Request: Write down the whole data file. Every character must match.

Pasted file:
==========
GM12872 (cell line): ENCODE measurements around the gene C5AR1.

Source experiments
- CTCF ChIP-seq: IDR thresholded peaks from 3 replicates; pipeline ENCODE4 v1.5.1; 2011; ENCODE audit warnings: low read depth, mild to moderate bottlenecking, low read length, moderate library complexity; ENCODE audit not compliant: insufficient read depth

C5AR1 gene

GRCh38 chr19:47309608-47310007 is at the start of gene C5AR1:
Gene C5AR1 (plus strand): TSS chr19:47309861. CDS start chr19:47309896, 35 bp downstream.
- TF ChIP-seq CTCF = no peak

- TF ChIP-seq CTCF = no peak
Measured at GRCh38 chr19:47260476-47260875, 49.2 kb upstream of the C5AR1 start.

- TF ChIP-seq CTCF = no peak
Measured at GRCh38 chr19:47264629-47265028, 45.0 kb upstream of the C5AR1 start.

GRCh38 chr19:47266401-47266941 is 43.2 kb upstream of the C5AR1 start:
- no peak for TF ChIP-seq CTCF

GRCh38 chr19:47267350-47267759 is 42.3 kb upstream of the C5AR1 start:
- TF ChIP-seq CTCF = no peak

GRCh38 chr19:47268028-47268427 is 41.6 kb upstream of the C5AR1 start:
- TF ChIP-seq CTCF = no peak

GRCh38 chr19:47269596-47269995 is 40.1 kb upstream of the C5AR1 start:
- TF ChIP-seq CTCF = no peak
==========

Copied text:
GM12872 (cell line): ENCODE measurements around the gene C5AR1.

Source experiments
- CTCF ChIP-seq: IDR thresholded peaks from 3 replicates; pipeline ENCODE4 v1.5.1; 2011; ENCODE audit warnings: low read depth, mild to moderate bottlenecking, low read length, moderate library complexity; ENCODE audit not compliant: insufficient read depth

C5AR1 gene

GRCh38 chr19:47309608-47310007 is at the start of gene C5AR1:
Gene C5AR1 (plus strand): TSS chr19:47309861. CDS start chr19:47309896, 35 bp downstream.
- TF ChIP-seq CTCF = no peak

- TF ChIP-seq CTCF = no peak
Measured at GRCh38 chr19:47260476-47260875, 49.2 kb upstream of the C5AR1 start.

- TF ChIP-seq CTCF = no peak
Measured at GRCh38 chr19:47264629-47265028, 45.0 kb upstream of the C5AR1 start.

GRCh38 chr19:47266401-47266941 is 43.2 kb upstream of the C5AR1 start:
- no peak for TF ChIP-seq CTCF

GRCh38 chr19:47267350-47267759 is 42.3 kb upstream of the C5AR1 start:
- TF ChIP-seq CTCF = no peak

GRCh38 chr19:47268028-47268427 is 41.6 kb upstream of the C5AR1 start:
- TF ChIP-seq CTCF = no peak

GRCh38 chr19:47269596-47269995 is 40.1 kb upstream of the C5AR1 start:
- TF ChIP-seq CTCF = no peak